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Weekly Alibi Children of the Damned

By Cap'n O

DECEMBER 1, 1997:  Gov. Gary Johnson's educational reform plan, complete with vouchers, yearly testing, charter schools and teacher evaluations has been before the public for a few weeks now. My reaction is utter disgust.

Every day I angrily ask: Why do the reactionaries, the knee-jerkers, the antihuman crowd, why do they want to wage war against the children? Is one side in this political battle so despicably amoral, so cowardly, so irrevocably evil that it will destroy the children?

The answer is a spirit-sundering yes. Sadly, one side on this issue has a shockingly brutal agenda: to keep our children uneducated and ignorant.

The antichild reactionaries I speak of are those who are lending their shrill voices and shallow scribblings to the battle against Johnson's proposal--so-called educators, teachers union officials, liberals, Democrats and editorial writers whose thought patterns indicate a need for a diaper change.

This might sound like breathless overstatement. But it's no different than hysterical allegations that are coming from Johnson's opponents. They're saying that his educational plan is immoral and that it will destroy public education.

If Johnson's opponents kill his plan, especially the voucher idea, they will deny thousands of kids the chance to get the best education possible. Often, the best education is found in private schools where strict disciplinary and educational standards are enforced. Vouchers would help pay for poor kids to go to private schools. I'm no ethicist, so I can't explain how it is morally correct to prevent poor kids from getting the best education possible. Maybe the Democrats and educators can.

For decades now, America's poor--mostly inner-city blacks--have been screaming that our public schools are a national disgrace. They've been begging for help, asking that their kids be protected from gangs on school grounds and that someone give a damn and provide the kids with a first-rate education. The response of the liberal, educational establishment? Programs that tout stupidity as an esteem builder, teachers unions that fight every attempt to increase educational standards and bureaucrats who care more about protecting their jobs than they do about teaching kids to read, write and think.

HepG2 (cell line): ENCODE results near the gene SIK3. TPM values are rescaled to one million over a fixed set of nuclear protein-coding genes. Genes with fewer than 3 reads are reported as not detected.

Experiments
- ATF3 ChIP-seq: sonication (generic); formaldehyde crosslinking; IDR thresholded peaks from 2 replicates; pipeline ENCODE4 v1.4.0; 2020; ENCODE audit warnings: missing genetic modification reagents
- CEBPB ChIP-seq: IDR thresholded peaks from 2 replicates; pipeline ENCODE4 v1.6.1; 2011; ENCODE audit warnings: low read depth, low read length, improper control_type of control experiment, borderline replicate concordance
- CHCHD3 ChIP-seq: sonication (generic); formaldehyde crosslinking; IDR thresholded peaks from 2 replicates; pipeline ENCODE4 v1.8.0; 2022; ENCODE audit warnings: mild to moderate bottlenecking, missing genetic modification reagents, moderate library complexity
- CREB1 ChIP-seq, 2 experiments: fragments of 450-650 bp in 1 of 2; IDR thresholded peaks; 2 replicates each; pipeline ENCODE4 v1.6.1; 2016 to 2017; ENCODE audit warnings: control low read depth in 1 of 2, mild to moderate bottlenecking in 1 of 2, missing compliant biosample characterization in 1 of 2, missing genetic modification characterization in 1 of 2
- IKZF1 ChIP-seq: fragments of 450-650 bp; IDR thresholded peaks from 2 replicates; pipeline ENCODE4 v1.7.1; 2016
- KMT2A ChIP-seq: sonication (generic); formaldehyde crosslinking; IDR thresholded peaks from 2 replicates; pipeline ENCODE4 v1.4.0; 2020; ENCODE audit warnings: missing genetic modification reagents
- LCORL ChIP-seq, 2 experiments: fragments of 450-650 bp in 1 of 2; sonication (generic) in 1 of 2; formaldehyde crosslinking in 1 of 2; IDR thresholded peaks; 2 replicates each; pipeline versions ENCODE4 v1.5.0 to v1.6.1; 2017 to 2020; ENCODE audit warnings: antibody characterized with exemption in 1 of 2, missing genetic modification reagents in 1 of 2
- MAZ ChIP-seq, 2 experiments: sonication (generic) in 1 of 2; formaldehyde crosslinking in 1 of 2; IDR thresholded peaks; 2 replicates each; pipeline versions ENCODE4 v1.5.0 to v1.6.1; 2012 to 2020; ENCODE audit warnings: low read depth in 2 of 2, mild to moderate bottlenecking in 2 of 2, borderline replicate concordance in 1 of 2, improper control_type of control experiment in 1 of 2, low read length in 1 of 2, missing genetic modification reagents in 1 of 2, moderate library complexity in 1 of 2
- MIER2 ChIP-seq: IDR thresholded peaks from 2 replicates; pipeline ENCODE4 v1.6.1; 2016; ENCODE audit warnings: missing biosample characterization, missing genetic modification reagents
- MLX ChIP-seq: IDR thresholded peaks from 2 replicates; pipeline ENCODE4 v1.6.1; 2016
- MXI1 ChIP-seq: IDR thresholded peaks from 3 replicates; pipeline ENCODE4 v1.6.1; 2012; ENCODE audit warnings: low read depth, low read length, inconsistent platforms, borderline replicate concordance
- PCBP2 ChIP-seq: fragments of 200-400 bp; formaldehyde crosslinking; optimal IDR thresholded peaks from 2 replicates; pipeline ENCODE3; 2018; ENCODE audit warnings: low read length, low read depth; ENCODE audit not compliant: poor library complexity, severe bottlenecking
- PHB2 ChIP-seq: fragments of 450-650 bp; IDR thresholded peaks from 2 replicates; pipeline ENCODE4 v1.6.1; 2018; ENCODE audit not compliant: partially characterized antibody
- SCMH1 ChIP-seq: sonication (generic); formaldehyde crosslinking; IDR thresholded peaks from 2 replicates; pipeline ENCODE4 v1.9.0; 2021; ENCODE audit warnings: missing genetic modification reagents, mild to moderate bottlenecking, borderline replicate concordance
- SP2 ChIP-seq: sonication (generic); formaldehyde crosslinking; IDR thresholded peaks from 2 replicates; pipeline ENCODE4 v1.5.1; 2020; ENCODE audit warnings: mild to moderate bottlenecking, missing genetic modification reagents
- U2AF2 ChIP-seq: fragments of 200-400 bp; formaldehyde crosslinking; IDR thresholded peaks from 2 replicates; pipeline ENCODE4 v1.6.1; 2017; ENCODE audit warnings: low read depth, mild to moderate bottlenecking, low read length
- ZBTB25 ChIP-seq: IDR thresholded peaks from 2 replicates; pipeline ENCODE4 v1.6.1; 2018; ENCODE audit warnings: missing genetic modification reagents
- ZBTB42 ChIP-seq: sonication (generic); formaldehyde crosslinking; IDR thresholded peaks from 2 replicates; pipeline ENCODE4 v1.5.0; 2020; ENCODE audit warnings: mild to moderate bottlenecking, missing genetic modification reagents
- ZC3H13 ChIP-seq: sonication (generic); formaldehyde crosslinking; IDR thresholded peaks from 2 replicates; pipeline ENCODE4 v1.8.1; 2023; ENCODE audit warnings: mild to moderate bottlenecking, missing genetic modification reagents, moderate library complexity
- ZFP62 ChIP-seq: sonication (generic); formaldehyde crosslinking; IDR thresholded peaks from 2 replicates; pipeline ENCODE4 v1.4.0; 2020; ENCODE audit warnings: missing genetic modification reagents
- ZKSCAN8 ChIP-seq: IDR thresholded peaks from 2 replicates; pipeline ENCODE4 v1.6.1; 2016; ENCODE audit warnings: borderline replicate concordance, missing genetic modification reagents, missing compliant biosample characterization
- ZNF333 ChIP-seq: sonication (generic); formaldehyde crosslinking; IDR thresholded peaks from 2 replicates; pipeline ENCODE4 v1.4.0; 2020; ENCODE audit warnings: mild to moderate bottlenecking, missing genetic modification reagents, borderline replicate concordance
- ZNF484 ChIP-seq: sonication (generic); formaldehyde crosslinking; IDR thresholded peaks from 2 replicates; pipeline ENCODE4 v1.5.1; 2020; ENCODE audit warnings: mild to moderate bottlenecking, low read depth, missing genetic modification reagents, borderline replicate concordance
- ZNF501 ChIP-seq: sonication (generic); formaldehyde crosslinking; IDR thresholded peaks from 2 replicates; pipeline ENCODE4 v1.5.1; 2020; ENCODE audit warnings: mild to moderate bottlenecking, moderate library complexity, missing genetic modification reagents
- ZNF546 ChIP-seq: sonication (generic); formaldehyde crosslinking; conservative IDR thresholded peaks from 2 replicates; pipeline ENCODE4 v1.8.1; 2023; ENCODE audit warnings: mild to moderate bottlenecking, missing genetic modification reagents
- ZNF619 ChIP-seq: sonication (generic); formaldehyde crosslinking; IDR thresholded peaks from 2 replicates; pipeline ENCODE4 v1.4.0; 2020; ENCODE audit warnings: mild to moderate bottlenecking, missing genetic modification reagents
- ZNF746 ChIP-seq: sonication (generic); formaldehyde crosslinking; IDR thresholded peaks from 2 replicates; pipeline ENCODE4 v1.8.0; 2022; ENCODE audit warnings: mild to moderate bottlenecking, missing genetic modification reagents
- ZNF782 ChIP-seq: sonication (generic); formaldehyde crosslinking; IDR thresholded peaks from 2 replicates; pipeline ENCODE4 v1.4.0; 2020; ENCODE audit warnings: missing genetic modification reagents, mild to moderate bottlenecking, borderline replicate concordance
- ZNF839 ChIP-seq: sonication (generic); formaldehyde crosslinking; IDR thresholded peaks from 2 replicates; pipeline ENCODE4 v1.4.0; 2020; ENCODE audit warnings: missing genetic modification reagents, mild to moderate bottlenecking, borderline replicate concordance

Test scores for public school students are down. Many public school systems are cesspools of violence and ignorance--total failures. But year after year the schools forcibly take our money and spend it on systems that don't work. Maybe editorial writers can explain the morality of that.

The moralists fret that vouchers will drain intelligent, well-behaved kids from the public schools and cause a collapse of public education. Sorry folks, that drain has been going on for decades. Many public school systems collapsed years ago. Parents with good incomes or those lucky enough to get financial help from relatives have been pulling their kids out of public schools in unprecedented numbers. Vouchers would give poor families the same option. By denying the poor vouchers, you'll be dooming their kids to school systems that are failures. Education has always been important but never more so than today. By relegating the poor to second-rate schools, you'll be dooming them to permanent poverty. Explain to us, Democrats and educators, how is that taking the moral high ground?

Johnson's plan calls for charter schools, teacher accountability and competition among schools. Outrageous, cry the educators and writers. These are the same people who want to force your kids to attend horrible schools.

Some of the more infantile writers think it's horrifying that there should be competition among schools. How dare the evil Johnson pit child against child, they squeak. Never mind that nearly every facet of life involves competition. We compete for lovers, jobs, incomes and readers. Competition is the essence of human existence. To succeed, you must be better than others. That's the way it will always be. But teaching that essential survival skill to kids would be immoral. Just ask the writers.

I'm not angry, though, at those who oppose Johnson's education plan. It's not their fault that they champion the cause of bad schools, bad teachers and students who are as dumb as rocks. As adults, we cling to values that we learned as children. And educators, Democrats and editorial writers have been taught to sanctify mediocrity and failure. We should pity them.

Because it's obvious that they went to public schools.


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